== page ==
That’s what happens with the Creative Feeler. Due to the driving desire to maintain relational harmony and peace, they tend to play the diplomat in every situation. This compulsion becomes unhealthy when it leads to the kind of passive aggression that encourages the Feeler to sweep things under the rug until they reach a boiling point. Pretty soon, they’ll blow up in a meeting and everyone will sit there, shocked at such an unthinkable outburst from the person the would least suspect, and everyone’s wondering, “What in the world is happening?” Because such outbursts seem so contrary to the Creative Feeler’s regular nature, these “Hulk-out” moments can cause a great deal of damage to reputation and influence, ultimately causing people to question to person’s reliability, since others no longer know how to tell their true emotional statement. A “healthy” hulk-out moment, however, will take the form of a controlled, but assertive defense of the people or values they cherish, rather than letting insults or misdeeds slide by for the sake of relational harmony or conflict avoidance.
Creative (Thinker) Weapon System
Thinkers, on the other hand, tend to take things in a lot more rational, logical, analytical, and less personal manner than the Feeler version of the Creative. You’ll rarely find a Creative Thinker sweeping things under the rug. Instead, they’ll just come right out with their unvarnished opinion in the moment, preferring to express themselves as they wish, rather than carry the weight of regulating people’s emotions and relational concerns.
As a result, they carry what we call the “sniper rifle,” because the creative thinker will often sit in the “bell tower” of the team meeting, watching, analyzing, and waiting. You won’t hear a great deal from them, but every now and then, you’ll hear a laser-like, piercing round of logic strike someone whom they disagree with on the other side of the table. It’s usually right when their target is in the middle of presenting their contrary point of view. The risk for the Creative Thinker is that they need to be careful in how and when they deliver their critique (which is often legitimate and insightful), because an armor-piercing round from a high velocity rifle somewhere in the bell tower usually takes somebody out with it. It’s those types of out-of-nowhere, piercing attacks that tend to feel personal to others and cut them deeply, which can cause the Creative Thinker to lose influence over time. Such instances of repeated “sniping” will result in a reputation of being mean, callous, or insensitive. Used healthily, the Creative Thinker can provide powerful moments of deep insight, bringing a precision and clarity to issues that few can match.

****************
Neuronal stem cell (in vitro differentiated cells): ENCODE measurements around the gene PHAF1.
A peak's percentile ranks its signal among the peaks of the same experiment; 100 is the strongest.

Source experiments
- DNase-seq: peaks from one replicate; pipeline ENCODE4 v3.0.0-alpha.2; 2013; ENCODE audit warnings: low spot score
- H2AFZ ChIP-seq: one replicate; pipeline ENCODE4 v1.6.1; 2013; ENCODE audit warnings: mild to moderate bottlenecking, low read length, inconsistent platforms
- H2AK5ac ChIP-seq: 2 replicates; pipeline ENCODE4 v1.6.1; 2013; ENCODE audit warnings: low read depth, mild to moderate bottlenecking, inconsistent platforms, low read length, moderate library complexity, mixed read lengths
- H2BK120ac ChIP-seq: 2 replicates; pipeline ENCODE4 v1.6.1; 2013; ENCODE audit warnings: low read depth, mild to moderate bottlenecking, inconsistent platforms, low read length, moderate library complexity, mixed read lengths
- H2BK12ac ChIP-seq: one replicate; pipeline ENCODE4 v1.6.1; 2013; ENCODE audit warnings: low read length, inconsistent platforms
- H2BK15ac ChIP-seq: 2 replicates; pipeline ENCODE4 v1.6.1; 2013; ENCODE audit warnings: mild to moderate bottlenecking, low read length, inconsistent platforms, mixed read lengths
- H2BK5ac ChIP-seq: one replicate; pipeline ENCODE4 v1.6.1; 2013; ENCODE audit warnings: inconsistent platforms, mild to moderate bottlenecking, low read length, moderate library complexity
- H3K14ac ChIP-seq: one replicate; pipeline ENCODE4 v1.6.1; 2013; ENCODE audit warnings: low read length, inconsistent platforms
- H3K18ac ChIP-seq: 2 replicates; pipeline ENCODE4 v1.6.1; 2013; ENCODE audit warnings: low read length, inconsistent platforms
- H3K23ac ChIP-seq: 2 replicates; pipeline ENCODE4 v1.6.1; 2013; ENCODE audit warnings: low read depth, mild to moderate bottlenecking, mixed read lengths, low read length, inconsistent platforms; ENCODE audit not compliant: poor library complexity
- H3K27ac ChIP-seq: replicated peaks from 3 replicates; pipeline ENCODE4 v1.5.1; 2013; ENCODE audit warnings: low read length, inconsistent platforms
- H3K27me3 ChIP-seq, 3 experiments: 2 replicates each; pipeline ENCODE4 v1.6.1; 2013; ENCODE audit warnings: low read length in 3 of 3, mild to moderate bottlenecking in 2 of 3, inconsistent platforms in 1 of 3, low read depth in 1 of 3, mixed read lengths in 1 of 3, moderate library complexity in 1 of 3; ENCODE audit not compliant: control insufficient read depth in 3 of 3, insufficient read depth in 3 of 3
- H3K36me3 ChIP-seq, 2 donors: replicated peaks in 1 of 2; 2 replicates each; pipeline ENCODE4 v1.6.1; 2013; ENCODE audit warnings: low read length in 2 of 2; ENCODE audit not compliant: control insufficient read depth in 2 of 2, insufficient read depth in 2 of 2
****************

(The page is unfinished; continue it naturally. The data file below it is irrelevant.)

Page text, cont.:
Guardian Weapon System